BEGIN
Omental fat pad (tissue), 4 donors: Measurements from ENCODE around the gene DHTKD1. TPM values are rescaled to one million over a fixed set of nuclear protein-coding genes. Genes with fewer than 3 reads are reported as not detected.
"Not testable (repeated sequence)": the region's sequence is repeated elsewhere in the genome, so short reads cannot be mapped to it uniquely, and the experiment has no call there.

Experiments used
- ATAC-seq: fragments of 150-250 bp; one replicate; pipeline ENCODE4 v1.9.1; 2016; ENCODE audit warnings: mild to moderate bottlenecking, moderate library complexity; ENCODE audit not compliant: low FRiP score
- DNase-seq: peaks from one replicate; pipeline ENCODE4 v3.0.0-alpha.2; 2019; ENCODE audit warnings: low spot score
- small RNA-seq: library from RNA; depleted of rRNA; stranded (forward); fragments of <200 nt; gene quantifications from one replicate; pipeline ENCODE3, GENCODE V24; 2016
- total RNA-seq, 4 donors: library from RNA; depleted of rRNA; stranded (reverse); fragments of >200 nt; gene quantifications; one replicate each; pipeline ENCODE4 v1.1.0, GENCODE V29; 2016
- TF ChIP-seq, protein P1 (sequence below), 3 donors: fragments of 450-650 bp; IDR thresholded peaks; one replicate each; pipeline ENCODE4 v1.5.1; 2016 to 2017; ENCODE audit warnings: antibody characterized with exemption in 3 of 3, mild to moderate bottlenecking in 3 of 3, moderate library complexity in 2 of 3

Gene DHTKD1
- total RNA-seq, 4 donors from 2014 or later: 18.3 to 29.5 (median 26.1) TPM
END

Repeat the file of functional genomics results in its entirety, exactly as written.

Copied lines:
Omental fat pad (tissue), 4 donors: Measurements from ENCODE around the gene DHTKD1. TPM values are rescaled to one million over a fixed set of nuclear protein-coding genes. Genes with fewer than 3 reads are reported as not detected.
"Not testable (repeated sequence)": the region's sequence is repeated elsewhere in the genome, so short reads cannot be mapped to it uniquely, and the experiment has no call there.

Experiments used
- ATAC-seq: fragments of 150-250 bp; one replicate; pipeline ENCODE4 v1.9.1; 2016; ENCODE audit warnings: mild to moderate bottlenecking, moderate library complexity; ENCODE audit not compliant: low FRiP score
- DNase-seq: peaks from one replicate; pipeline ENCODE4 v3.0.0-alpha.2; 2019; ENCODE audit warnings: low spot score
- small RNA-seq: library from RNA; depleted of rRNA; stranded (forward); fragments of <200 nt; gene quantifications from one replicate; pipeline ENCODE3, GENCODE V24; 2016
- total RNA-seq, 4 donors: library from RNA; depleted of rRNA; stranded (reverse); fragments of >200 nt; gene quantifications; one replicate each; pipeline ENCODE4 v1.1.0, GENCODE V29; 2016
- TF ChIP-seq, protein P1 (sequence below), 3 donors: fragments of 450-650 bp; IDR thresholded peaks; one replicate each; pipeline ENCODE4 v1.5.1; 2016 to 2017; ENCODE audit warnings: antibody characterized with exemption in 3 of 3, mild to moderate bottlenecking in 3 of 3, moderate library complexity in 2 of 3

Gene DHTKD1
- total RNA-seq, 4 donors from 2014 or later: 18.3 to 29.5 (median 26.1) TPM